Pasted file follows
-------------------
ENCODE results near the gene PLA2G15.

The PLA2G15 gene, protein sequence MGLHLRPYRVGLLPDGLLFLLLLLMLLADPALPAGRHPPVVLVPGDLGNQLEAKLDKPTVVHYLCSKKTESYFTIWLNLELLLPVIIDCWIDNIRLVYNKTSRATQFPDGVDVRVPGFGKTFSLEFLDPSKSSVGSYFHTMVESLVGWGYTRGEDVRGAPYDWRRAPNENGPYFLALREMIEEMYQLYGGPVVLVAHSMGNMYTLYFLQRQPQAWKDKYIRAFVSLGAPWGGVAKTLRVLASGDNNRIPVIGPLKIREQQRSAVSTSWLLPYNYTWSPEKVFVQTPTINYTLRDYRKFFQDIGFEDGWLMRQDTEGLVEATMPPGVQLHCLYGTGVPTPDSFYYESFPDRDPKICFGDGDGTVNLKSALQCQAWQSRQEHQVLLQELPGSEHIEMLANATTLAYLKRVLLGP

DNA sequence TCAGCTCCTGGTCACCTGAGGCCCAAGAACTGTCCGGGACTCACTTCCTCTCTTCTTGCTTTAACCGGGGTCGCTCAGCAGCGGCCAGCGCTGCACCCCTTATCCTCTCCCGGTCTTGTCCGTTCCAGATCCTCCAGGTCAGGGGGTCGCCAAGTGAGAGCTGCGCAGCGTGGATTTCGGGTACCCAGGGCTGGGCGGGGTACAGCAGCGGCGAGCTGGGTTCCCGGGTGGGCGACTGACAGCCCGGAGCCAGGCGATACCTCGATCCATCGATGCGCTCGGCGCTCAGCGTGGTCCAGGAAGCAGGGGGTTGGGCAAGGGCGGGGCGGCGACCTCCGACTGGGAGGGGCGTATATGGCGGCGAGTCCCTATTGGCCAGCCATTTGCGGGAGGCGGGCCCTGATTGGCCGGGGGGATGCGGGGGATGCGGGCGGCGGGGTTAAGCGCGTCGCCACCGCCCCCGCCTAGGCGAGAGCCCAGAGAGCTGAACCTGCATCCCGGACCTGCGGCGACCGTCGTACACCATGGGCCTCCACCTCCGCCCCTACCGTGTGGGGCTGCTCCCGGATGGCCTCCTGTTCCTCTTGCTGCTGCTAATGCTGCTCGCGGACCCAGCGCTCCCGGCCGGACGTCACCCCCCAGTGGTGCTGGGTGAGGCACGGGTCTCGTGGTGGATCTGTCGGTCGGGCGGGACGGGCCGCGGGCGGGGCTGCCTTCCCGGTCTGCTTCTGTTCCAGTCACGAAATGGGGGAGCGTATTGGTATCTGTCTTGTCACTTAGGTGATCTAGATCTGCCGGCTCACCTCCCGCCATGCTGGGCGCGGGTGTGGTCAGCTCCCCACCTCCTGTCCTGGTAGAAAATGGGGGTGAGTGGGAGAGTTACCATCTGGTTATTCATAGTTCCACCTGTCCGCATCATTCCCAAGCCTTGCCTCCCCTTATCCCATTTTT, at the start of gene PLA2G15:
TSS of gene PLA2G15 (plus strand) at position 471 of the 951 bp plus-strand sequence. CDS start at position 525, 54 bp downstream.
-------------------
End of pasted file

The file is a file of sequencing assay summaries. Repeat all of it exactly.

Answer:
ENCODE results near the gene PLA2G15.

The PLA2G15 gene, protein sequence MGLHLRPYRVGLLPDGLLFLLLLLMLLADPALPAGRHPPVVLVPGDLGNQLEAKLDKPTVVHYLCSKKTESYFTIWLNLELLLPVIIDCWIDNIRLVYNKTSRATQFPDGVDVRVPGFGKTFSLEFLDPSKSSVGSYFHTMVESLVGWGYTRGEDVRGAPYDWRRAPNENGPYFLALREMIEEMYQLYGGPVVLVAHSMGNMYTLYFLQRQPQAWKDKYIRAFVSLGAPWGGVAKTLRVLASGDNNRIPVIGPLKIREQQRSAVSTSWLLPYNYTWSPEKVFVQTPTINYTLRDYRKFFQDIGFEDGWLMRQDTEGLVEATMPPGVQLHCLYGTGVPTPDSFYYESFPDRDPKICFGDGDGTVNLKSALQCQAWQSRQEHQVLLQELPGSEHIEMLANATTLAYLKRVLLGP

DNA sequence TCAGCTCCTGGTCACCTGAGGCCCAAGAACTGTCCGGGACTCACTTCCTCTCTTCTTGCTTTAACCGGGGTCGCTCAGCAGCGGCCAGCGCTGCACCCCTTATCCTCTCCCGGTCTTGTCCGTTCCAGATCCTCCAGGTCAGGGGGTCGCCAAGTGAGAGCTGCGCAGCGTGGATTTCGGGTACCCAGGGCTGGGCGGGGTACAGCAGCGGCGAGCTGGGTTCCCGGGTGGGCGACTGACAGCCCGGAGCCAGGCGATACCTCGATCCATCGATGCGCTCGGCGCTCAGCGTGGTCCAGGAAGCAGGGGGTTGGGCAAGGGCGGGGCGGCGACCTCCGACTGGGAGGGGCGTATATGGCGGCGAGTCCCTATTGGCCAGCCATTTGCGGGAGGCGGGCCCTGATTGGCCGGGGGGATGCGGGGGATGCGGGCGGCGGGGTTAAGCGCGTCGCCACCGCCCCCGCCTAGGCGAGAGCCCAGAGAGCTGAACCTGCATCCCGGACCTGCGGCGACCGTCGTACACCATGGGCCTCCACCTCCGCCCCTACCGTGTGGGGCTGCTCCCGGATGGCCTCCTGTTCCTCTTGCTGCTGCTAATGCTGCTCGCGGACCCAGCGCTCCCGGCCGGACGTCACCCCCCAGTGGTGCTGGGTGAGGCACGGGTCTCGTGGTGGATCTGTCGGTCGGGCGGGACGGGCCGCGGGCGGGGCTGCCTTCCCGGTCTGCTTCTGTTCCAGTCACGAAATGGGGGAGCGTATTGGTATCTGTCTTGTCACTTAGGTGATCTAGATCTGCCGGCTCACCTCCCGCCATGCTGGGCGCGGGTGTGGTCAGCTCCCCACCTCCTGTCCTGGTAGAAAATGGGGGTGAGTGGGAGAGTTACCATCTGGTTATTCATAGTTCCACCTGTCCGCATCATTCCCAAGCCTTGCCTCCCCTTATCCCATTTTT, at the start of gene PLA2G15:
TSS of gene PLA2G15 (plus strand) at position 471 of the 951 bp plus-strand sequence. CDS start at position 525, 54 bp downstream.